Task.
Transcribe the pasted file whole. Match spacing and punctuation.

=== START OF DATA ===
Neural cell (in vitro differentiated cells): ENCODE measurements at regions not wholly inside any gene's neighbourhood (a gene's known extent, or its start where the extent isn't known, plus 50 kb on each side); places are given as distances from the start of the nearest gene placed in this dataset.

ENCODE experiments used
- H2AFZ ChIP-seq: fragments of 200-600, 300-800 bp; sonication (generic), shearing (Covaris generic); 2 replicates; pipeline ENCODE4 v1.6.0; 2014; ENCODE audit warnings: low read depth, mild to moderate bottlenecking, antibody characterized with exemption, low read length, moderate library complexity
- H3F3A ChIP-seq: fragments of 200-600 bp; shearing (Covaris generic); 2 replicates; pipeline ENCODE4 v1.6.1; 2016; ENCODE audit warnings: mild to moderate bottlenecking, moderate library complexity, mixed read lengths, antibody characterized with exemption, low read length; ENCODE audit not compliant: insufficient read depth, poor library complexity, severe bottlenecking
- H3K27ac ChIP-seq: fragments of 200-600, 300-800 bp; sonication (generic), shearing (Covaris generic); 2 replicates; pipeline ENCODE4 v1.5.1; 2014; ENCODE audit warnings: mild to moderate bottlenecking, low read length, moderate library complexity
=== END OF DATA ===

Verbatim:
Neural cell (in vitro differentiated cells): ENCODE measurements at regions not wholly inside any gene's neighbourhood (a gene's known extent, or its start where the extent isn't known, plus 50 kb on each side); places are given as distances from the start of the nearest gene placed in this dataset.

ENCODE experiments used
- H2AFZ ChIP-seq: fragments of 200-600, 300-800 bp; sonication (generic), shearing (Covaris generic); 2 replicates; pipeline ENCODE4 v1.6.0; 2014; ENCODE audit warnings: low read depth, mild to moderate bottlenecking, antibody characterized with exemption, low read length, moderate library complexity
- H3F3A ChIP-seq: fragments of 200-600 bp; shearing (Covaris generic); 2 replicates; pipeline ENCODE4 v1.6.1; 2016; ENCODE audit warnings: mild to moderate bottlenecking, moderate library complexity, mixed read lengths, antibody characterized with exemption, low read length; ENCODE audit not compliant: insufficient read depth, poor library complexity, severe bottlenecking
- H3K27ac ChIP-seq: fragments of 200-600, 300-800 bp; sonication (generic), shearing (Covaris generic); 2 replicates; pipeline ENCODE4 v1.5.1; 2014; ENCODE audit warnings: mild to moderate bottlenecking, low read length, moderate library complexity